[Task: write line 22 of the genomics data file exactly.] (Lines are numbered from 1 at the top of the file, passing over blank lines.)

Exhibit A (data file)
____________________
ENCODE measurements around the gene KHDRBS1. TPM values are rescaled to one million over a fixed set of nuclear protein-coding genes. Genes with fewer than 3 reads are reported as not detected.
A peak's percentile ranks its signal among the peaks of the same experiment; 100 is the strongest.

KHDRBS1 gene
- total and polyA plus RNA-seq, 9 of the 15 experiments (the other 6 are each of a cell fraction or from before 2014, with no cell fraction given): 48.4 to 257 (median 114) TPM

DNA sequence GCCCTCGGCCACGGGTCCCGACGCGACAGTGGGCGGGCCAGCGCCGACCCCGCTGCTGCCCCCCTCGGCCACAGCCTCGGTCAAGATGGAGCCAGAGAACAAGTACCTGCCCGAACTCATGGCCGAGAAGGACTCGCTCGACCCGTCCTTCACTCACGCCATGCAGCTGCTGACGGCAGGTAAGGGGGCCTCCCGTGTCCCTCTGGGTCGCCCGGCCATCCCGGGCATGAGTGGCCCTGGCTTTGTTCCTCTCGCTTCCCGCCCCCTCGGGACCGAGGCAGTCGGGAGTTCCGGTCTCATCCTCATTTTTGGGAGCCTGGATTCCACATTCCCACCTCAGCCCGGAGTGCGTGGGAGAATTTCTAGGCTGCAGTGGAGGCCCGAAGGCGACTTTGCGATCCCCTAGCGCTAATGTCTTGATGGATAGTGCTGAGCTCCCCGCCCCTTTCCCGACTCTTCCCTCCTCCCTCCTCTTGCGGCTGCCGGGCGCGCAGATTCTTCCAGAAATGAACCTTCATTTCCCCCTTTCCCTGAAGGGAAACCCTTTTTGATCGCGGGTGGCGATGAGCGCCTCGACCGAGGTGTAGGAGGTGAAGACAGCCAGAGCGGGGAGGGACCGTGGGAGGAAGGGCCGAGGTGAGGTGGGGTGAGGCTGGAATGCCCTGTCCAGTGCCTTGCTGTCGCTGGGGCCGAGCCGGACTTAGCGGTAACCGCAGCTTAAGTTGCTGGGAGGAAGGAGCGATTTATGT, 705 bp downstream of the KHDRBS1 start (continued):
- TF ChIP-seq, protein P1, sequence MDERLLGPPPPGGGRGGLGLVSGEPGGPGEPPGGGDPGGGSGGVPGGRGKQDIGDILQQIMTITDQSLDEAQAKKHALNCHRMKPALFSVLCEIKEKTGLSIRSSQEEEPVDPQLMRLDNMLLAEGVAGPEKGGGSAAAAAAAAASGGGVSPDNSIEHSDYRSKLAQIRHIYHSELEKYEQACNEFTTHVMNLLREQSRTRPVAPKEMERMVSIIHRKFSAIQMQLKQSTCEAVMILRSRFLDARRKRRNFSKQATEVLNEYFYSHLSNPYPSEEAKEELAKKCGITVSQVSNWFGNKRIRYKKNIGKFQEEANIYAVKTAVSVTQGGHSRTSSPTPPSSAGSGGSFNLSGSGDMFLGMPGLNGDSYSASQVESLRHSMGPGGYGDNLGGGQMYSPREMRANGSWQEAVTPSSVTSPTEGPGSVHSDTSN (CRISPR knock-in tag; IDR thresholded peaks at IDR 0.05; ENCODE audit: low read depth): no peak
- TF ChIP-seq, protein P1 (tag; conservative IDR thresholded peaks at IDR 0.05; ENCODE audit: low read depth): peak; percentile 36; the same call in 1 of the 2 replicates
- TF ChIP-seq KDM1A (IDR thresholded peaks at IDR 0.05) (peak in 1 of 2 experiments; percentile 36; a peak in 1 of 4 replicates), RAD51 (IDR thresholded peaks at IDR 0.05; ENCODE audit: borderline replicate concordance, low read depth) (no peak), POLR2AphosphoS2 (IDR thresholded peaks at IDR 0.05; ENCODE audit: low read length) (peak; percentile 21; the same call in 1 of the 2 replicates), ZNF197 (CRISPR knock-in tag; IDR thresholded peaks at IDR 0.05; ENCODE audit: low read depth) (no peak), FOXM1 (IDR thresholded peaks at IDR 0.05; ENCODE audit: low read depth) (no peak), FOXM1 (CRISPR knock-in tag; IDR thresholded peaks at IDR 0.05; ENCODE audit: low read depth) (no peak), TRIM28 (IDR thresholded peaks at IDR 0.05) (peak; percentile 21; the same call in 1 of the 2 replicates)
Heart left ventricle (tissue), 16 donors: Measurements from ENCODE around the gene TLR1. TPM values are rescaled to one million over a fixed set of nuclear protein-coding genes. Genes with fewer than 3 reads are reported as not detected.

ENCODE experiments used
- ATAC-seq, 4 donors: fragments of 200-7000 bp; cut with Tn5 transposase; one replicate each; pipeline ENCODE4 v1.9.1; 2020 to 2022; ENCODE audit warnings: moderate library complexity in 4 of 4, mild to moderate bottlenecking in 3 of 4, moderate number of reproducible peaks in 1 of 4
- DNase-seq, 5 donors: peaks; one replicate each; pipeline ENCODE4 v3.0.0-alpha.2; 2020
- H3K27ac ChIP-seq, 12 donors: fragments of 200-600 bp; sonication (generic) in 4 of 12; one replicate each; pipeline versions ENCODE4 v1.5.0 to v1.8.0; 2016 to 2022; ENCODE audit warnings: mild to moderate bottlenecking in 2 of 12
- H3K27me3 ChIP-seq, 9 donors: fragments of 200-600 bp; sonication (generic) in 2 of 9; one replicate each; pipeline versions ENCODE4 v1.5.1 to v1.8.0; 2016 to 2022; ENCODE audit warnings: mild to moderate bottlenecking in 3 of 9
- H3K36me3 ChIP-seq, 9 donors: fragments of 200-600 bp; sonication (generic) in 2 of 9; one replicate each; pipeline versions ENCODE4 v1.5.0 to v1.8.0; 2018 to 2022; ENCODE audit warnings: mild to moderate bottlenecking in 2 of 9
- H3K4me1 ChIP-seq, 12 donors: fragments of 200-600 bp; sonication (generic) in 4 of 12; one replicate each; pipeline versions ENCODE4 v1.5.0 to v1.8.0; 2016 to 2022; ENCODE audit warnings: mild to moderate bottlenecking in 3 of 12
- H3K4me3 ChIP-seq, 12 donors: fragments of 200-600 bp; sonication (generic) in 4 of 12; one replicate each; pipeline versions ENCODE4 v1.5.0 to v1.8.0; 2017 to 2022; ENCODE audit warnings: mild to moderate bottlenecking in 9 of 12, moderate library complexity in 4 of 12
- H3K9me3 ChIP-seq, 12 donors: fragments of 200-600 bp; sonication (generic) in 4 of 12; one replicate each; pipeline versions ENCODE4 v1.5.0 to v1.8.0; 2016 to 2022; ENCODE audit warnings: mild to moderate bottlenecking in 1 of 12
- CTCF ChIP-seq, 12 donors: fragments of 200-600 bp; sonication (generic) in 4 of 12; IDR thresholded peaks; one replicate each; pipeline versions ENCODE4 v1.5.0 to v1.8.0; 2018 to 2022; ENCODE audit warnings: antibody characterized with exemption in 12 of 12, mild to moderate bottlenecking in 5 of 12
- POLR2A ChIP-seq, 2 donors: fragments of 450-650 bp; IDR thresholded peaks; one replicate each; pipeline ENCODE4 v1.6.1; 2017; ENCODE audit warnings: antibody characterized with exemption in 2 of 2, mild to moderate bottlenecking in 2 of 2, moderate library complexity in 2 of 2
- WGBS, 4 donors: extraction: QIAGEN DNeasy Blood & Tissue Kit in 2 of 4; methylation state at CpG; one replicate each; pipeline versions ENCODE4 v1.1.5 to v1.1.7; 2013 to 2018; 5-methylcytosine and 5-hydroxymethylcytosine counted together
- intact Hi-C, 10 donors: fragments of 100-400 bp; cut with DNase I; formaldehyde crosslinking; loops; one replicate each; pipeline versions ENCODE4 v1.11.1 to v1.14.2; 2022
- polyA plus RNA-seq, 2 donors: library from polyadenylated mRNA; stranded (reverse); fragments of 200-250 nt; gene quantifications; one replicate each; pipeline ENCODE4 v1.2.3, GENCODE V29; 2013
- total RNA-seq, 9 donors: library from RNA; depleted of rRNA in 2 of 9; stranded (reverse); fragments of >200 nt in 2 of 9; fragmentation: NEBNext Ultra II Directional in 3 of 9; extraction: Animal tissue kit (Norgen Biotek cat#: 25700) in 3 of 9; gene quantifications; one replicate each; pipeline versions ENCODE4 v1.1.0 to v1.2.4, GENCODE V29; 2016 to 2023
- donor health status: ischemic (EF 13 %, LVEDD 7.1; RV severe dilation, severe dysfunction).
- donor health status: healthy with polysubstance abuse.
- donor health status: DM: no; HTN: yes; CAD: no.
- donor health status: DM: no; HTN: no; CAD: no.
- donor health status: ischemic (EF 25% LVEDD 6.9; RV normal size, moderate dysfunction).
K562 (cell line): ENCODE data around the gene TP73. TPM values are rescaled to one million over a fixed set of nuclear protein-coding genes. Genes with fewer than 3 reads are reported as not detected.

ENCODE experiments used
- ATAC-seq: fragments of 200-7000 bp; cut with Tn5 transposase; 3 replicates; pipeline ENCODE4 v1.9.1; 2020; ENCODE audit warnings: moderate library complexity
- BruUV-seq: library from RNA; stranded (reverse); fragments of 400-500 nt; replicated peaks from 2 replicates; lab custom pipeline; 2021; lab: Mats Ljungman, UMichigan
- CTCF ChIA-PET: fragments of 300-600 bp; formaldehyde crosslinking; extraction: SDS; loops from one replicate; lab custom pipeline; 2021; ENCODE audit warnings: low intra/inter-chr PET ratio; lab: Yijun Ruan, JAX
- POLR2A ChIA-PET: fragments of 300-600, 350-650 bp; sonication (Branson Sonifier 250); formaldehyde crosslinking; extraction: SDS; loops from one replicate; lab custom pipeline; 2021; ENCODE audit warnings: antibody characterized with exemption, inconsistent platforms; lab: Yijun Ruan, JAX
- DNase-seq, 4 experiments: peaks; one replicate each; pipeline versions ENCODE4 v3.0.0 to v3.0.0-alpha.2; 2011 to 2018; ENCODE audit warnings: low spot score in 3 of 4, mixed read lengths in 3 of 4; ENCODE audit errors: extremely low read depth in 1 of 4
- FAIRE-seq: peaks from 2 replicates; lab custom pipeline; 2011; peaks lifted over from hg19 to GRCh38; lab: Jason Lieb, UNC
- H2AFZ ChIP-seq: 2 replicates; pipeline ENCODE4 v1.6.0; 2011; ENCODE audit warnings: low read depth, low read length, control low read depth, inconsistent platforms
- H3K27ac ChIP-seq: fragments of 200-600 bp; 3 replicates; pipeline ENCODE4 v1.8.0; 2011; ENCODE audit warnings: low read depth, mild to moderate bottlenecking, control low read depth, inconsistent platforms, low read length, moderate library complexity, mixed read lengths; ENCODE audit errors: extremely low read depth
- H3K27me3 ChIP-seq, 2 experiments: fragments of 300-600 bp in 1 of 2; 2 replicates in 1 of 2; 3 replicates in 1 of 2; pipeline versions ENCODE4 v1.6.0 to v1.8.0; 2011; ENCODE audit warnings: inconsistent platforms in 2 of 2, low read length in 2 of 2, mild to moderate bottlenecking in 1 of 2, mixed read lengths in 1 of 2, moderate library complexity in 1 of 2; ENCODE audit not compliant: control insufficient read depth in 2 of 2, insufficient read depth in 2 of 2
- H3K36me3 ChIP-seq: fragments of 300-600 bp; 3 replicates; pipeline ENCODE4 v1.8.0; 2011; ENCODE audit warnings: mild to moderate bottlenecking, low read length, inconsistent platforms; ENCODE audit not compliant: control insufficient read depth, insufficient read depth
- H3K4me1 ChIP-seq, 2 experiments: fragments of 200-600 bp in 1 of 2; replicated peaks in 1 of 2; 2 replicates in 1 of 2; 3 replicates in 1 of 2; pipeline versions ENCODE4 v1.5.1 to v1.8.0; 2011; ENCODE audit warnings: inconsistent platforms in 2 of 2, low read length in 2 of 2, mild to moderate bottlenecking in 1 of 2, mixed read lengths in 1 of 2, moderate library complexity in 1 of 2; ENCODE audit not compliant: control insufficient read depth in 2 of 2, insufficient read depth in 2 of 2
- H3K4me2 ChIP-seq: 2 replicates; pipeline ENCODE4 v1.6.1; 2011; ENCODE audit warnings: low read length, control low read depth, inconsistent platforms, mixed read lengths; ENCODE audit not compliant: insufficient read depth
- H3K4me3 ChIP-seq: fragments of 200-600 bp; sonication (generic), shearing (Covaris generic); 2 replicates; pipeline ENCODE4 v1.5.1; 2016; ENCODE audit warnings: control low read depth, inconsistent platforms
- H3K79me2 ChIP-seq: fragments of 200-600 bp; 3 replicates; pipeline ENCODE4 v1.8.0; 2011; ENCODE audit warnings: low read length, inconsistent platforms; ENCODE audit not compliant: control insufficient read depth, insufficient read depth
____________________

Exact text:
- intact Hi-C, 10 donors: fragments of 100-400 bp; cut with DNase I; formaldehyde crosslinking; loops; one replicate each; pipeline versions ENCODE4 v1.11.1 to v1.14.2; 2022